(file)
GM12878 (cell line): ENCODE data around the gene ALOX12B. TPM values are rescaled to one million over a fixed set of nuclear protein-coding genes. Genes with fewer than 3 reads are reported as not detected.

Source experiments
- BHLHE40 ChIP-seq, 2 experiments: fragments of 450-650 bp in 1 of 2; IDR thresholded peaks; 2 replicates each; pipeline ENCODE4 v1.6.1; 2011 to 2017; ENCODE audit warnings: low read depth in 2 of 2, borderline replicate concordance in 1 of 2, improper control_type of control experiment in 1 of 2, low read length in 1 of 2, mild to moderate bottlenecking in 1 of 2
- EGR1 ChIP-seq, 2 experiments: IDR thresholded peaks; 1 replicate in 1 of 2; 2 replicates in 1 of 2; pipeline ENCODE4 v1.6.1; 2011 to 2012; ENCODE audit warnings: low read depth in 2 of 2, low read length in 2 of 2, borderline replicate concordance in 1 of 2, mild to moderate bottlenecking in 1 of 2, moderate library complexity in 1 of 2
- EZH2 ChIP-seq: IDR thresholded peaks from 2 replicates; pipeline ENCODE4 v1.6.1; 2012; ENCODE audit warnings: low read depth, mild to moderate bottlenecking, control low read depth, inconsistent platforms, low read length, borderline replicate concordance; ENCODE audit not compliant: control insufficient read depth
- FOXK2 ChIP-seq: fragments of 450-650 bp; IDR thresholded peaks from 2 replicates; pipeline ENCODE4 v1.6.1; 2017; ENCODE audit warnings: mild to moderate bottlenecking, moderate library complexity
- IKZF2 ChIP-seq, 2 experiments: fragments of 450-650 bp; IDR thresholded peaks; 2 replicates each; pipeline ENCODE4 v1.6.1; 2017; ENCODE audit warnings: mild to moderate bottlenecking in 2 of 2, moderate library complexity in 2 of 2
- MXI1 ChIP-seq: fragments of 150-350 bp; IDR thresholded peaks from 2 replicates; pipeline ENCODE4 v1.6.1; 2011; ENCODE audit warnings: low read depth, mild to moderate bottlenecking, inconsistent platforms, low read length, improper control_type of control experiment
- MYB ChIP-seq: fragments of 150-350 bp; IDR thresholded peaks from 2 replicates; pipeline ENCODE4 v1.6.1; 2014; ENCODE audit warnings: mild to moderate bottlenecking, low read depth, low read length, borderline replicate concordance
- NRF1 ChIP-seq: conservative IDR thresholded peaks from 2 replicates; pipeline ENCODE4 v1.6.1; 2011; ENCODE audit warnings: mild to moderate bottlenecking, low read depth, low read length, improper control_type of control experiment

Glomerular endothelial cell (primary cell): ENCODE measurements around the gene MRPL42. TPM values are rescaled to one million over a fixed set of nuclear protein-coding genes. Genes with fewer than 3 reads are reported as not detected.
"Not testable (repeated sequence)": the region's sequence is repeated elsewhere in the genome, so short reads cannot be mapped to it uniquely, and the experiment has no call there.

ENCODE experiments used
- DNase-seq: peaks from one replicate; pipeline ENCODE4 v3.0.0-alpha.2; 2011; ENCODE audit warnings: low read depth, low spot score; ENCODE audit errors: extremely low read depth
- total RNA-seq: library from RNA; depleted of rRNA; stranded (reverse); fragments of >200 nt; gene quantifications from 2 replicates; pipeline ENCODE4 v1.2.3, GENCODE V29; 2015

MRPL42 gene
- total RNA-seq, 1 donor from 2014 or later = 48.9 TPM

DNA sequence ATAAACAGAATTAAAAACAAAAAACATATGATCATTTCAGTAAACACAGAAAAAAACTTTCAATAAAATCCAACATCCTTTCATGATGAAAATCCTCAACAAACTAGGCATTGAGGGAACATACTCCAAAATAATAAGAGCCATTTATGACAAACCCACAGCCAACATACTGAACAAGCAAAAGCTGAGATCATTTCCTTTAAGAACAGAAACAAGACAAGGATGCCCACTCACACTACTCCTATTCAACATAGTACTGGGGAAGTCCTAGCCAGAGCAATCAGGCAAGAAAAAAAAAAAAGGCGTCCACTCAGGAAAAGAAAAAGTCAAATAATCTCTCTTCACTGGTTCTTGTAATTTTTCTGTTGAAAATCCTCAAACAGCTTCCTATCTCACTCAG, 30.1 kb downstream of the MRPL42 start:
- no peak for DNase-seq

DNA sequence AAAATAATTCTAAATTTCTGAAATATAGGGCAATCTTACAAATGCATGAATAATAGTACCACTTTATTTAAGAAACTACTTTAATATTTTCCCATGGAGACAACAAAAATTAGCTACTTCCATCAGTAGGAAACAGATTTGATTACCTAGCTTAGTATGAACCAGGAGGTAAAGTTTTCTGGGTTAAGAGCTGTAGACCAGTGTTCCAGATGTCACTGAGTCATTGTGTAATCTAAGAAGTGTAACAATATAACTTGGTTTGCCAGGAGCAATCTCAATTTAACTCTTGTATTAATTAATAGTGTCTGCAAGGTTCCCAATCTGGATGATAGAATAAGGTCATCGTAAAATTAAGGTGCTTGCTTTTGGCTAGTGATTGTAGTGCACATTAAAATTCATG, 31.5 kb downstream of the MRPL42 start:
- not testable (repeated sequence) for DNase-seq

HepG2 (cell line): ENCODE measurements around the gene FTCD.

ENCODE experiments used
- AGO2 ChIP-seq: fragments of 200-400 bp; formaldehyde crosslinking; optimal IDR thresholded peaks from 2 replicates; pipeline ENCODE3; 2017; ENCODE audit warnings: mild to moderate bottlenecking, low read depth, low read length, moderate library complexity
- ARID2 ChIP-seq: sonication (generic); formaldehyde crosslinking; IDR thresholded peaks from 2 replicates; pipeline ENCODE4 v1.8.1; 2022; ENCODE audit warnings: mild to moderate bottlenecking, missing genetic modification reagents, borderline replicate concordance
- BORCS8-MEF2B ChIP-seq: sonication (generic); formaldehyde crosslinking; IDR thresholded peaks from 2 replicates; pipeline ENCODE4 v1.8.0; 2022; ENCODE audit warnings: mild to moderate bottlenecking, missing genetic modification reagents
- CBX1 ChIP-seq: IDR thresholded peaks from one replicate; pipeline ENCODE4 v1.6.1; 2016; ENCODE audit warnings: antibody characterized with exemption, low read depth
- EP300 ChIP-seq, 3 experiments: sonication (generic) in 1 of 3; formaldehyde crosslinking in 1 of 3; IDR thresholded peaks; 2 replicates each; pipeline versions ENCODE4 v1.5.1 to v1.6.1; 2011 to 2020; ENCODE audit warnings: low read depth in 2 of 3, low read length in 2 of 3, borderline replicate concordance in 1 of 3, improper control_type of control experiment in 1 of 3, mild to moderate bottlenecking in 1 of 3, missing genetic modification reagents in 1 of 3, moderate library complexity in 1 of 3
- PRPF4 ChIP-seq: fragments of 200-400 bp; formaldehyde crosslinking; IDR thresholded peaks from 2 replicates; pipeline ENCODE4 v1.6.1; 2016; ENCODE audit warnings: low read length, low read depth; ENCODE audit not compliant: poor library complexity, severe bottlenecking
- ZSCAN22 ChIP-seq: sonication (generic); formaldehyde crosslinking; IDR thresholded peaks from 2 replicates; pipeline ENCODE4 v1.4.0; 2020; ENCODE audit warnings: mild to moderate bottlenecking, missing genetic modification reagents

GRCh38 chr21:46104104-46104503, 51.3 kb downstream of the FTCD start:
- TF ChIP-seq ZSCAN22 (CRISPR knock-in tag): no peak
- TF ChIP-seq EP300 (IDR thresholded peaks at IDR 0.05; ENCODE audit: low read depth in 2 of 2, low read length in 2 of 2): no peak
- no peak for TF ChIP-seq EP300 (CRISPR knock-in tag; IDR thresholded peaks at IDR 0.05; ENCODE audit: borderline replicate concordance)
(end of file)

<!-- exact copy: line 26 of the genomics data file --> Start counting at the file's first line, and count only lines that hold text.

- BORCS8-MEF2B ChIP-seq: sonication (generic); formaldehyde crosslinking; IDR thresholded peaks from 2 replicates; pipeline ENCODE4 v1.8.0; 2022; ENCODE audit warnings: mild to moderate bottlenecking, missing genetic modification reagents